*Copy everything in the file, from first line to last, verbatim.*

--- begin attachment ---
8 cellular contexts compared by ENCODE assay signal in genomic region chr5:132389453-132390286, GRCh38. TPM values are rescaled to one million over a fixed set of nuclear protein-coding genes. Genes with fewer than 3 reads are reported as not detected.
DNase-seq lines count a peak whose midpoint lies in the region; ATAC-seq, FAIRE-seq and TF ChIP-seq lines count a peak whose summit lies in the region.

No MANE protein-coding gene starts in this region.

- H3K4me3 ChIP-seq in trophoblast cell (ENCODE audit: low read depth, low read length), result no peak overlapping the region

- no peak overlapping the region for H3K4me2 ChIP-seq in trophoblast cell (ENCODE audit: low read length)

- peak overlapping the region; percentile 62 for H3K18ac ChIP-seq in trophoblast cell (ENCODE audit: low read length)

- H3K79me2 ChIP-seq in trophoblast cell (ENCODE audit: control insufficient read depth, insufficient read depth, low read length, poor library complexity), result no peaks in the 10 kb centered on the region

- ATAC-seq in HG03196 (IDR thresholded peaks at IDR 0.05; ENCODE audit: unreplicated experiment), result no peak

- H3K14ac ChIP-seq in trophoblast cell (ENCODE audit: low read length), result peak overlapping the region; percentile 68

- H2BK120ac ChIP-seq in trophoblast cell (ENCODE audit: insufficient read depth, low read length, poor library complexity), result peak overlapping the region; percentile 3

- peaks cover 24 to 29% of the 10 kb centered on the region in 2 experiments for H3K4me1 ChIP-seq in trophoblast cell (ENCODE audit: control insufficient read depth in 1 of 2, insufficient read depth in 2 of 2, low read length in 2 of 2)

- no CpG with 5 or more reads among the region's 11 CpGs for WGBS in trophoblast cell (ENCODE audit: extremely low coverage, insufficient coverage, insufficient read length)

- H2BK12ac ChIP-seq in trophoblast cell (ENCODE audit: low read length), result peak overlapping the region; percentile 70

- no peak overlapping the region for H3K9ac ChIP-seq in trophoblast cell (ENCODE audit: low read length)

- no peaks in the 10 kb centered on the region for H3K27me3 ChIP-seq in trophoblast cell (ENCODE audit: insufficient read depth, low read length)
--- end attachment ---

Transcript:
8 cellular contexts compared by ENCODE assay signal in genomic region chr5:132389453-132390286, GRCh38. TPM values are rescaled to one million over a fixed set of nuclear protein-coding genes. Genes with fewer than 3 reads are reported as not detected.
DNase-seq lines count a peak whose midpoint lies in the region; ATAC-seq, FAIRE-seq and TF ChIP-seq lines count a peak whose summit lies in the region.

No MANE protein-coding gene starts in this region.

- H3K4me3 ChIP-seq in trophoblast cell (ENCODE audit: low read depth, low read length), result no peak overlapping the region

- no peak overlapping the region for H3K4me2 ChIP-seq in trophoblast cell (ENCODE audit: low read length)

- peak overlapping the region; percentile 62 for H3K18ac ChIP-seq in trophoblast cell (ENCODE audit: low read length)

- H3K79me2 ChIP-seq in trophoblast cell (ENCODE audit: control insufficient read depth, insufficient read depth, low read length, poor library complexity), result no peaks in the 10 kb centered on the region

- ATAC-seq in HG03196 (IDR thresholded peaks at IDR 0.05; ENCODE audit: unreplicated experiment), result no peak

- H3K14ac ChIP-seq in trophoblast cell (ENCODE audit: low read length), result peak overlapping the region; percentile 68

- H2BK120ac ChIP-seq in trophoblast cell (ENCODE audit: insufficient read depth, low read length, poor library complexity), result peak overlapping the region; percentile 3

- peaks cover 24 to 29% of the 10 kb centered on the region in 2 experiments for H3K4me1 ChIP-seq in trophoblast cell (ENCODE audit: control insufficient read depth in 1 of 2, insufficient read depth in 2 of 2, low read length in 2 of 2)

- no CpG with 5 or more reads among the region's 11 CpGs for WGBS in trophoblast cell (ENCODE audit: extremely low coverage, insufficient coverage, insufficient read length)

- H2BK12ac ChIP-seq in trophoblast cell (ENCODE audit: low read length), result peak overlapping the region; percentile 70

- no peak overlapping the region for H3K9ac ChIP-seq in trophoblast cell (ENCODE audit: low read length)

- no peaks in the 10 kb centered on the region for H3K27me3 ChIP-seq in trophoblast cell (ENCODE audit: insufficient read depth, low read length)